ed: Sure, this review is late. Whoops. But in my defense, like this record, I'm not bound to human systems like "time."

Sunday, June 5, 2011

An Apology

I do sincerely apologize for the apparent lack of rock verbiage being said on this blog here recently, and I thoroughly blame my last quarter of university ever.  I have some new topics to write about this summer, and hopefully they'll be coming at a normal rate.  Some record ravings (x's Los Angeles comes to mind at the very least), and some other stuff too.

But a little utterly bizarre is this?

Weezer covering Radiohead.  You ask someone to define good 90's music, and 65% of people would probably either mention Weezer or Radiohead.  The voices of Rivers and Thom covered different spheres but they both totally represented the 90s.  So for one to cover the other is absolutely inane.  And I mean that in a good way.  You expect Thom's voice to slink and and Rivers just charges it and so the song is given a whole different feel.  It's complete accurate outside of the whole Rivers v. Thom thing and some of the guitar solos.  I personally dig it even if it's totally not the original.  It's just...different.  The only way to accurately describe it is bizarro.  And that's all.

Friday, March 4, 2011

Getting the Party Started...Right

There's many ways to start a party...but there's only one way to start it right.  And when I say "party," I actually mean "record."

The observant will note that I sort-if-did rail on The King of Limbs for having an extremely weak opening track.  While coincidental that this entry follows, there is no cause-and-effect to it, as I've been thinking about this issue for awhile. does one start a record off right?  It's a few things.  Personally, I think the key ingredient in a good opening track is a sense of direction, a sense of momentum.  It's got to pull you in and get you hooked, and nothing does that like imbuing the listener with a sense of direction.  It doesn't necessarily have to be, you know, a song that blazes at 250bpm with only power chords or something (i.e. punk), but it does have to feel like it moves and it has to move you.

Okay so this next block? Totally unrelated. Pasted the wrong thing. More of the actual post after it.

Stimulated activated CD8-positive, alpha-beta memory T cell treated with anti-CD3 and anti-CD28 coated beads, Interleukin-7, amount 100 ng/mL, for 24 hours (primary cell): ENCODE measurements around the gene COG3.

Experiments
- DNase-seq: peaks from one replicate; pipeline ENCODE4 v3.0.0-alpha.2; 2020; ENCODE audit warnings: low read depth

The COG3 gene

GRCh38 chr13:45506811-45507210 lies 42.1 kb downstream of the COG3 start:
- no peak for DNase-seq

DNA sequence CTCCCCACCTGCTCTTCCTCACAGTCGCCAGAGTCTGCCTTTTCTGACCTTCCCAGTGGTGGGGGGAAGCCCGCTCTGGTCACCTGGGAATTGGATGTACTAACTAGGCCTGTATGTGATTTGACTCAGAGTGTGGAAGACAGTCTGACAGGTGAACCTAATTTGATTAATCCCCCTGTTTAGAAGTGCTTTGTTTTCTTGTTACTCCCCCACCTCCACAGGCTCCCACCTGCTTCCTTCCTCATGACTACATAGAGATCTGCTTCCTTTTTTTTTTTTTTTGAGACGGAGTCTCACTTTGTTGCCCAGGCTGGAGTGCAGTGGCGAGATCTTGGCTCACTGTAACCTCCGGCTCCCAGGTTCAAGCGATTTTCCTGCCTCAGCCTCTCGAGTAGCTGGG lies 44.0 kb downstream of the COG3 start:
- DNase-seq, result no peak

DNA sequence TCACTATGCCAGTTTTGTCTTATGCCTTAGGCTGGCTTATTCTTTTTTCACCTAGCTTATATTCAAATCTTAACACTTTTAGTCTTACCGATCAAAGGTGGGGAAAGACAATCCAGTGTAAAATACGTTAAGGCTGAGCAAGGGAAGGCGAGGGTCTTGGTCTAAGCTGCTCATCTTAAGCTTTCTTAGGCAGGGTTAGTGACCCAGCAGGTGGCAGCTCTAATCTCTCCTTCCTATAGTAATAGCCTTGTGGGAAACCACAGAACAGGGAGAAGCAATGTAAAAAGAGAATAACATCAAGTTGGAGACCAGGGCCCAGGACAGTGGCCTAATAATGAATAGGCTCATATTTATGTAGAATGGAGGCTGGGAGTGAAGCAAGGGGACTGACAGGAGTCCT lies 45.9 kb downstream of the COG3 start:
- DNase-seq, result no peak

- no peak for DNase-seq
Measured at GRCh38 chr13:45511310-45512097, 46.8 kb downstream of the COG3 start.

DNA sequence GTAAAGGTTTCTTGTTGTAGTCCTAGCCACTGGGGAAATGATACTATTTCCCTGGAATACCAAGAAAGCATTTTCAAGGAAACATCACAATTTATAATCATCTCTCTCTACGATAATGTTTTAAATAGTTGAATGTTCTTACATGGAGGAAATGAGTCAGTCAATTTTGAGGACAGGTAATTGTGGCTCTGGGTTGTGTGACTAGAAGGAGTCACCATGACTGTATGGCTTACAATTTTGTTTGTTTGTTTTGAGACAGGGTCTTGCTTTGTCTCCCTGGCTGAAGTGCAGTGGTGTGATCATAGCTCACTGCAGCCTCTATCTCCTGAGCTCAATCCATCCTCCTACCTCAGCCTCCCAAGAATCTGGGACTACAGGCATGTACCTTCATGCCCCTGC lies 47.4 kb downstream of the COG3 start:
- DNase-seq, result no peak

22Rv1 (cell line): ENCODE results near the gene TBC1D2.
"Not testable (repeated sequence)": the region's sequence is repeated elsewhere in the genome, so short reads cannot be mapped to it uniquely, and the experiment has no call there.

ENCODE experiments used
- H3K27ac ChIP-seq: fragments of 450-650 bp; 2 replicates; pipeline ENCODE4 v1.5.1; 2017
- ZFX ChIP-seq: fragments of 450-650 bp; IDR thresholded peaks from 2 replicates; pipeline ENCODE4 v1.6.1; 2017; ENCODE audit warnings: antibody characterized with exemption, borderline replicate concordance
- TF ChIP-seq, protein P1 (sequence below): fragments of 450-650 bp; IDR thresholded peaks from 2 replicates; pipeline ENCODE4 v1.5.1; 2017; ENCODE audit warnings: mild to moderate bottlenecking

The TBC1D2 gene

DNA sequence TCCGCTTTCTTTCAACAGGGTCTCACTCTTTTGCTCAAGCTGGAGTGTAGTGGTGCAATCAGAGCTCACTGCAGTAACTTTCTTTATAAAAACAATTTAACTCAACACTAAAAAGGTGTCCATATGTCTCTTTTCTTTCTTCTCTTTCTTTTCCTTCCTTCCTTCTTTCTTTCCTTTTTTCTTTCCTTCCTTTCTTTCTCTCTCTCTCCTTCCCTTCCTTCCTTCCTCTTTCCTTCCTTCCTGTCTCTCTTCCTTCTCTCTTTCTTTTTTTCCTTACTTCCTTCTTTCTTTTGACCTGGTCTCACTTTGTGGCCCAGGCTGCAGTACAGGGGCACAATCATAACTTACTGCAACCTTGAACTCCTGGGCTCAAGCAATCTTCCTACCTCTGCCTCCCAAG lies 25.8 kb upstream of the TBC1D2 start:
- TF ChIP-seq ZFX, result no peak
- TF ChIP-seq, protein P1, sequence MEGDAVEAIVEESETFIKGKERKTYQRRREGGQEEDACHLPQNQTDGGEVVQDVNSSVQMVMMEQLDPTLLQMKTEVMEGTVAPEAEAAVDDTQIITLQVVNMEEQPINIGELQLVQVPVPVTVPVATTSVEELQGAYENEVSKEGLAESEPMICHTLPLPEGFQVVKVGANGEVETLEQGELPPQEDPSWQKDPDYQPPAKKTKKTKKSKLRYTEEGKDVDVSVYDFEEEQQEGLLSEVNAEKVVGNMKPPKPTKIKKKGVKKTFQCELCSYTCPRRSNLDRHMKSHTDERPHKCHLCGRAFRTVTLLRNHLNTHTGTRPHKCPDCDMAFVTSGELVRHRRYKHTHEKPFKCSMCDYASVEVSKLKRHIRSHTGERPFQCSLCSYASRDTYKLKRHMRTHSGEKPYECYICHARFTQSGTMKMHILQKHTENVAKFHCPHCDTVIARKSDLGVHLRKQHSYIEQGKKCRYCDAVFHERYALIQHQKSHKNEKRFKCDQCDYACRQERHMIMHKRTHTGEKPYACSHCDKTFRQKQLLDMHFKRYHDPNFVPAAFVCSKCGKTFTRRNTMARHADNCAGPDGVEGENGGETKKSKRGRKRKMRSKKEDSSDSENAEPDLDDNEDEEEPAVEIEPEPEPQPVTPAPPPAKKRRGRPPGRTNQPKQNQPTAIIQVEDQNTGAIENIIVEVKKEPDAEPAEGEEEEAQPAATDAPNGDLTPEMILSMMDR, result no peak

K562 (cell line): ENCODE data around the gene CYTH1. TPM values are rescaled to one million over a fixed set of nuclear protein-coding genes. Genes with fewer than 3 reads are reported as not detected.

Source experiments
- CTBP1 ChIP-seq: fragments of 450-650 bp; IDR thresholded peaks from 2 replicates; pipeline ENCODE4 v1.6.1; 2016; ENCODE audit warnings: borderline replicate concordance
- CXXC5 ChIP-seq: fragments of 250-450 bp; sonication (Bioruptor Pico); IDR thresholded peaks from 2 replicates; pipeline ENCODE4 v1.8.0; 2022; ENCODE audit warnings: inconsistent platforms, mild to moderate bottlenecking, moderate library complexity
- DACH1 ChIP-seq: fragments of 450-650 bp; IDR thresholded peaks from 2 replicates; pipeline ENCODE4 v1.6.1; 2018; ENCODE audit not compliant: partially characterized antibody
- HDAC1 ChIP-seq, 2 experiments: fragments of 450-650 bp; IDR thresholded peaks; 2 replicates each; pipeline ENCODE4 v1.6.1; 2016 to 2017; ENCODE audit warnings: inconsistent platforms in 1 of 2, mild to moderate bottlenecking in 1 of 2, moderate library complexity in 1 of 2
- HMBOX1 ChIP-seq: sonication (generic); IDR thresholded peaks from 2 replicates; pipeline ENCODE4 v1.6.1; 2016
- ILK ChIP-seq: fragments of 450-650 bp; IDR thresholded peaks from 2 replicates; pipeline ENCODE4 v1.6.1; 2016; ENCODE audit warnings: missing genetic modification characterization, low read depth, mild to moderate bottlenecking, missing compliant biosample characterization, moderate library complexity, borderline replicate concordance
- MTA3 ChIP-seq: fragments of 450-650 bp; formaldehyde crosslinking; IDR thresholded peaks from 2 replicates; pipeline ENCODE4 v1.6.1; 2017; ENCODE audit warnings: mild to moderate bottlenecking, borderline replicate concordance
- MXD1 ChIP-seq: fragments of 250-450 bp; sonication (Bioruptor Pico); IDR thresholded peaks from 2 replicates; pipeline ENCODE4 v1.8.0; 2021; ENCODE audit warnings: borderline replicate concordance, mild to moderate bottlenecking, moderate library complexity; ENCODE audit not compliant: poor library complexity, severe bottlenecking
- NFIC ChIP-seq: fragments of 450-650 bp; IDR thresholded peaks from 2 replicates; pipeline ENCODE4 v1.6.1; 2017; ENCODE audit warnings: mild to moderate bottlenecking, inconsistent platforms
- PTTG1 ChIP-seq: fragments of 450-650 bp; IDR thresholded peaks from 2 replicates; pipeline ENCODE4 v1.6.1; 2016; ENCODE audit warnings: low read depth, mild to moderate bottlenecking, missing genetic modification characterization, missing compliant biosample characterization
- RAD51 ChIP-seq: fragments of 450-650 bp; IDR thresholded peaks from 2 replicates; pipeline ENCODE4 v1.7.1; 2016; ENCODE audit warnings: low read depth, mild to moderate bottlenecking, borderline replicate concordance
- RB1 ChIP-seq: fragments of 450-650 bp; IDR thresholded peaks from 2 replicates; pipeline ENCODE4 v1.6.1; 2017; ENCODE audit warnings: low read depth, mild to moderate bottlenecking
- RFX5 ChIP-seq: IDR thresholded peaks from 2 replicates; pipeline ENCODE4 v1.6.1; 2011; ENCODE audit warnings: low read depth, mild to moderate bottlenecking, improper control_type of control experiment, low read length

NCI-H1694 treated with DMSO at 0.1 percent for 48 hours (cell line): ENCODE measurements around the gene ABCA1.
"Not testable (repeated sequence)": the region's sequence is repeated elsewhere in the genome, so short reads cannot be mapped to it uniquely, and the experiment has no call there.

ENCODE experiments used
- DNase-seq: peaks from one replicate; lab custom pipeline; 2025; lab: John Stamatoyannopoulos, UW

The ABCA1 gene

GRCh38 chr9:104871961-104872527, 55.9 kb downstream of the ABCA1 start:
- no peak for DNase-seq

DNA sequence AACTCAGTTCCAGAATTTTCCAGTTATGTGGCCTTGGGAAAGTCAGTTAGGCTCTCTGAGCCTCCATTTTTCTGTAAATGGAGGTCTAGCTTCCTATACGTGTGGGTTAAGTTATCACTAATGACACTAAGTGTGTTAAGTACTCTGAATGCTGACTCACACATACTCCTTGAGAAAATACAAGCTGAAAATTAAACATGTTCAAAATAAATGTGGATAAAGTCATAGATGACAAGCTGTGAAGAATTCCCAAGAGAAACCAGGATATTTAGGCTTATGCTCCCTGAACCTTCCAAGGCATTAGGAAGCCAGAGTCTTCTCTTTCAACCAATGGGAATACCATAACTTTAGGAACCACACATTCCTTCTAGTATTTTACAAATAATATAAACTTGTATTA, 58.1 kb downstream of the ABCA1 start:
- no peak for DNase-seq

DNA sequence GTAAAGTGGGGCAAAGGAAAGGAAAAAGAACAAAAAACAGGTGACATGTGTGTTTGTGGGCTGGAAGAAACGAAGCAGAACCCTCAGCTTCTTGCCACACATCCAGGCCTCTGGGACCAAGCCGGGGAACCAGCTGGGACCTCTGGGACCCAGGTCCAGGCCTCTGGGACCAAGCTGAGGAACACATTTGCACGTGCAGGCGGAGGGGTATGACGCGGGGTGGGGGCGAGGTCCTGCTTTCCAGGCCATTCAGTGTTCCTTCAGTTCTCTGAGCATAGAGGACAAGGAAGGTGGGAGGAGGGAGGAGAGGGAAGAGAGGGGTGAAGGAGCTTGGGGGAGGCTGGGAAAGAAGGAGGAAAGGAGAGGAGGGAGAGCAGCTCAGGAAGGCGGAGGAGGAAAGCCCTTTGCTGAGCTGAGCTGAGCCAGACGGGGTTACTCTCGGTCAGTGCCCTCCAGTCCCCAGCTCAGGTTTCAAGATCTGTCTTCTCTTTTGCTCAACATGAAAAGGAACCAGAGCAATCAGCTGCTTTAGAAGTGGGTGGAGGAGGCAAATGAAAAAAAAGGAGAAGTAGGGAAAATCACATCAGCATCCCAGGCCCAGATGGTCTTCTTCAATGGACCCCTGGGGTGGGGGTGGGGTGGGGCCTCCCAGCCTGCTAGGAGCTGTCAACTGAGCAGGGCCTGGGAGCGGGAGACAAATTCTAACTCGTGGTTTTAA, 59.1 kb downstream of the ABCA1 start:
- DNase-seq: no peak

Which brings up the second point.  It has to move the listener, and at least imbue the listener with a sense of feeling.  You've got to identify with've got to FEEEEEEEEEEEEEEEEEEEEEL it.  Or something like that.  On the whole, though, I think the former criteria of direction is more important than feeling/catharsis.  The best songs have heaps of both, but there are some cases where catharsis can trump direction as the go-to effect.  So to discuss some examples:

1. Bob Dylan - Highway 61 Revisited
So it probably figures that my favorite record ever also has the best starting track to ever grace mankind?  Yep.  No coincidence there.  I don't need to elaborate on the title track.  Because if I do, there is a serious problem.  "Like A Rolling Stone" is the best song ever.  Period.  But why is it so good?  Because, quite simply, it changes your world.  It says "HERE COMETH I, THE SPIRIT OF ROCK" or something cheesy like that.  It executes a bombing raid on your brain and leaves it in ashes and rubble.  And after it completely resets your brain, the rest of the album continues the blitz.  And that's why this record is the best ever.  But of course, you don't believe me.  But let Bruce Springsteen convince you:  

"The first time I heard Bob Dylan, I was in the car with my mother listening to WMCA, and on came that snare shot that sounded like somebody'd kicked open the door to your mind ... The way that Elvis freed your body, Dylan freed your mind, and showed us that because the music was physical did not mean it was anti-intellect. He had the vision and talent to make a pop song so that it contained the whole world. He invented a new way a pop singer could sound, broke through the limitations of what a recording could achieve, and he changed the face of rock'n'roll for ever and ever."
-Bruce Springsteen

2. Ramones - Ramones